In 2014, Malala became the youngest person to win the Nobel Peace Prize after surviving an assassination attempt in 2012 by the Taliban for her activism work. She has since launched an education fund called the Malala Fund to help girls around the world receive an education.
Jane Austen (1775-1817)
In Austen’s day, writing a novel was a radical act for a woman. Not only did she go against the norm by publishing novels, albeit anonymously, she also made women the central figures of her writing. Her six completed novels combine tales of love, life, dysfunctional families, women’s rights, realism and wit, and centuries on from her death, her heroes and heroines have still got a hold on us.
Florence Nightingale (1820-1910)
Florence Nightingale (known as The Lady with the Lamp) was the founder of modern nursing and reformer of hospital sanitation methods. At the age of 87, she was the first woman awarded the Order of Merit in 1907, in recognition for her service in the Crimean War and pioneering work in the health care field.
Between 2009- 2017, Michelle Obama served as the first African-American FLOTUS. During her time in the White House, she pushed for healthy living, championed equal rights and advocated for American families in poverty.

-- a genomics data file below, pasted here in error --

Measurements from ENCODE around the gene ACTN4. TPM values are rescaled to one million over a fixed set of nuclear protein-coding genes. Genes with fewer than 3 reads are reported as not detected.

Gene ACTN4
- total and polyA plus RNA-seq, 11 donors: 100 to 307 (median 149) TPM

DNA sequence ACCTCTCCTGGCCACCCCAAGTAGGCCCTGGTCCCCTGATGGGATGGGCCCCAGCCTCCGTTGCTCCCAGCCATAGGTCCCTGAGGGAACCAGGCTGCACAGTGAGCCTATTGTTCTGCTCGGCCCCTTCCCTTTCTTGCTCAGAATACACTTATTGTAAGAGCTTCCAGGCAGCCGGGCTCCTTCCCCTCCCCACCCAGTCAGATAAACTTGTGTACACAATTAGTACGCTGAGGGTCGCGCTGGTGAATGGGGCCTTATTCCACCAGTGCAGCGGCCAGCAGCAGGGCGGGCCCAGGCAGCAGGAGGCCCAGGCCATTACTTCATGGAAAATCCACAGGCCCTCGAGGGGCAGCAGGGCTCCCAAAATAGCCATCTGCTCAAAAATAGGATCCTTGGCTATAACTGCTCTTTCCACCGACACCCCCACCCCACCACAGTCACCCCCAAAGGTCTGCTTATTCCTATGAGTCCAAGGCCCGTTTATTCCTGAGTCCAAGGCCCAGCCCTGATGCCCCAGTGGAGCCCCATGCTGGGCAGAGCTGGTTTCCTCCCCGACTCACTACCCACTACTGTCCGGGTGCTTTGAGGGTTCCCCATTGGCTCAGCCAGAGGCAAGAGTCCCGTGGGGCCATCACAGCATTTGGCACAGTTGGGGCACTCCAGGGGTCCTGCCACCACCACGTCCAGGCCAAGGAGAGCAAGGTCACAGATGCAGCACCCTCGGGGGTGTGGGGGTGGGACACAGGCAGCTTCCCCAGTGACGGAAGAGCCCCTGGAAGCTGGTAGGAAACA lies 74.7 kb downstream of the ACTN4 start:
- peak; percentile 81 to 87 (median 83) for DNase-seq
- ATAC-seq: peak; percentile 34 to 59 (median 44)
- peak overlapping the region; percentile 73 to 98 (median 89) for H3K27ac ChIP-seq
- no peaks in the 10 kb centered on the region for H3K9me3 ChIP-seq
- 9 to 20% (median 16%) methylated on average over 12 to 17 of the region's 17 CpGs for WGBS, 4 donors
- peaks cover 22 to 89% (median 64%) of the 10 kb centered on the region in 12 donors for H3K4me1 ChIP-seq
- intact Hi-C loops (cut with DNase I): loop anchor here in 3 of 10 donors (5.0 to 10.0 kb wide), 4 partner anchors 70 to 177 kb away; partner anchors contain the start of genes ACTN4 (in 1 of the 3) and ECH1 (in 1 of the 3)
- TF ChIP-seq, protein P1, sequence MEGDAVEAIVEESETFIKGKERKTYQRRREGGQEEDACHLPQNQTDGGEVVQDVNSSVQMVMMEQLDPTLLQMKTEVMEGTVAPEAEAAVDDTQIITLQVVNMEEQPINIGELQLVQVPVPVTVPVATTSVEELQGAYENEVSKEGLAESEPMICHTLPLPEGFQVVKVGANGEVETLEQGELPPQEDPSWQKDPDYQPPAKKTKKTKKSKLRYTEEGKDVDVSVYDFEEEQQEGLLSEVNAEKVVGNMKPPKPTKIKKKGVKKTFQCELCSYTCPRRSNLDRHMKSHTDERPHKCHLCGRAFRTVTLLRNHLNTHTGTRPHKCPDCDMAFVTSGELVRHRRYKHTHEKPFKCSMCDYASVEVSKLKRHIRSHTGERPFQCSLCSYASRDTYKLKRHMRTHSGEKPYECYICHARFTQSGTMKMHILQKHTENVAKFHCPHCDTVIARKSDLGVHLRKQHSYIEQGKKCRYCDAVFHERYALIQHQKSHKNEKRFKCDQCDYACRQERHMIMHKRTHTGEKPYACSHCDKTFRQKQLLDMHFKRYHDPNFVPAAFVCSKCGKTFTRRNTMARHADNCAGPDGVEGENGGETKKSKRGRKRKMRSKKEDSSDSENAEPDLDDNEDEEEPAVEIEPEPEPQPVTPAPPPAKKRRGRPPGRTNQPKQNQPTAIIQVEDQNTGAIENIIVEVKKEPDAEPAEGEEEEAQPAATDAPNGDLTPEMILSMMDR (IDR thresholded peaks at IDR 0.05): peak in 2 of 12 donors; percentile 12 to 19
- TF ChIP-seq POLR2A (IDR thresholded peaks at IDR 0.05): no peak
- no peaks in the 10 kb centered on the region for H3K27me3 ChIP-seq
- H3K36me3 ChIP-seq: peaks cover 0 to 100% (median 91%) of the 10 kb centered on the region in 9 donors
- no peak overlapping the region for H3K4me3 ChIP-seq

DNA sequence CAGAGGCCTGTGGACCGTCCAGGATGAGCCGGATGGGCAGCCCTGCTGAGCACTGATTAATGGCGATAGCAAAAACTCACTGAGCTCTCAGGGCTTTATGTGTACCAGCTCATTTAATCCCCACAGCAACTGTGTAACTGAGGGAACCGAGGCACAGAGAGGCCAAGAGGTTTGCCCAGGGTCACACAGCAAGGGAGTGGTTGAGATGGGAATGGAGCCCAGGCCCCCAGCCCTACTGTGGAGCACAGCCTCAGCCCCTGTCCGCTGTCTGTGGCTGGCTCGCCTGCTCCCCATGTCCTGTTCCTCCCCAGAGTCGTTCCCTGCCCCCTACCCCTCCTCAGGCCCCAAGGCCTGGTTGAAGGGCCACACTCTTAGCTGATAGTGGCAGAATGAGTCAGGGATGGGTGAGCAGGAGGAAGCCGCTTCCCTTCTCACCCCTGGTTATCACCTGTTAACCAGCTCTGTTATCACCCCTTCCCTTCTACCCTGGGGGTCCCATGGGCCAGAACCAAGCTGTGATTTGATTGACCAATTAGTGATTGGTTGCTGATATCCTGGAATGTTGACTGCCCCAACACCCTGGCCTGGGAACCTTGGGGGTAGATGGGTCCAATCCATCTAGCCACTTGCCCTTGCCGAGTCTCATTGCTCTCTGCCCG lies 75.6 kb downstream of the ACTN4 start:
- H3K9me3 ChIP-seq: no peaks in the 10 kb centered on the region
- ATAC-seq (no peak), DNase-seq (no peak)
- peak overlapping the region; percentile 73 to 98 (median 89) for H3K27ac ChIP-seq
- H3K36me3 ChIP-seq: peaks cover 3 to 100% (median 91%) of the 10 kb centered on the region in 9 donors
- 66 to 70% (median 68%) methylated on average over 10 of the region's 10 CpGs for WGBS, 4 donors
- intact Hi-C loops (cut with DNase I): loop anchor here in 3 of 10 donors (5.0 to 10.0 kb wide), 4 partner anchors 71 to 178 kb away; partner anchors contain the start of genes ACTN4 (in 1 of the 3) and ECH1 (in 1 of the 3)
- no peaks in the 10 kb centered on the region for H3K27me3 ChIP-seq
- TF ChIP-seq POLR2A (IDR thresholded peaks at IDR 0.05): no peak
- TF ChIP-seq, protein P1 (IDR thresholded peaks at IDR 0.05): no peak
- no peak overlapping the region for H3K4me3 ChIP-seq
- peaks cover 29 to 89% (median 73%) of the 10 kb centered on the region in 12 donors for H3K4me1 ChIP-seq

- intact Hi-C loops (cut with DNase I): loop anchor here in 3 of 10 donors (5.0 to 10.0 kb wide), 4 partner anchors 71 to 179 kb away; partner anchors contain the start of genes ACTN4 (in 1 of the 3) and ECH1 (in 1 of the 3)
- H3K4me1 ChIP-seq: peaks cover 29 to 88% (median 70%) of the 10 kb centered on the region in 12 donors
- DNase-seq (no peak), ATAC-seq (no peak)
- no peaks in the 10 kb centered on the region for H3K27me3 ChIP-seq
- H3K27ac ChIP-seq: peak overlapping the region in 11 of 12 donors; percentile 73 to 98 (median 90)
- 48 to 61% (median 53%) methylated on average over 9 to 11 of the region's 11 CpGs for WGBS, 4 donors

Princess Diana (1961-1997)
Princess Diana was determined to leave the world better than when she found it and though her tenure as Princess of Wales was tragically cut short, her humanitarian work was fundamental in changing the stigma surrounding HIV/AIDs.
Queen Elizabeth II
Following the death of her father King George VI in 1952, Elizabeth succeeded to the throne and was officially crowned Queen Elizabeth II in 1953. She has now been Queen for 68 years and counting and is the longest reigning monarch in British history. Not bad for a reign that wasn’t meant to be!
Eleanor Roosevelt (1884-1962)
Anna Eleanor Roosevelt was the longest-serving first lady of the United States of America, holding the post from 1933-1945. In 1946, Harry S. Truman appointed her as a United Nations delegate where she became the first Chairperson of the Commission on Human Rights and played an instrumental role in drafting the Universal Declaration of Human Rights. In 1968, she was posthumously awarded the United Nations Human Rights Prize.
Ada Lovelace (1815-1852)
A century before the first computer was built, mathematician and writer, Ada Lovelace, was credited with writing the world’s first machine algorithm laying the groundwork for today’s computer software.
Kamala Harris – The first female, Black and Asian-American Vice President (2021)
Upon inauguration in January 2021, Kamala Harris made history as the first female, first Black and first Asian-American US Vice President. Ms Harris, 56, was born in Oakland, California, to two immigrant parents – an Indian-born mother and a Jamaican-born father.
Hamilton is a trail-blazing American computer scientist credited with coining the term software engineer while developing the onboard flight navigation system for NASA’s 1969 Apollo space program. She was critical to sending humankind into space and very humble about it, too.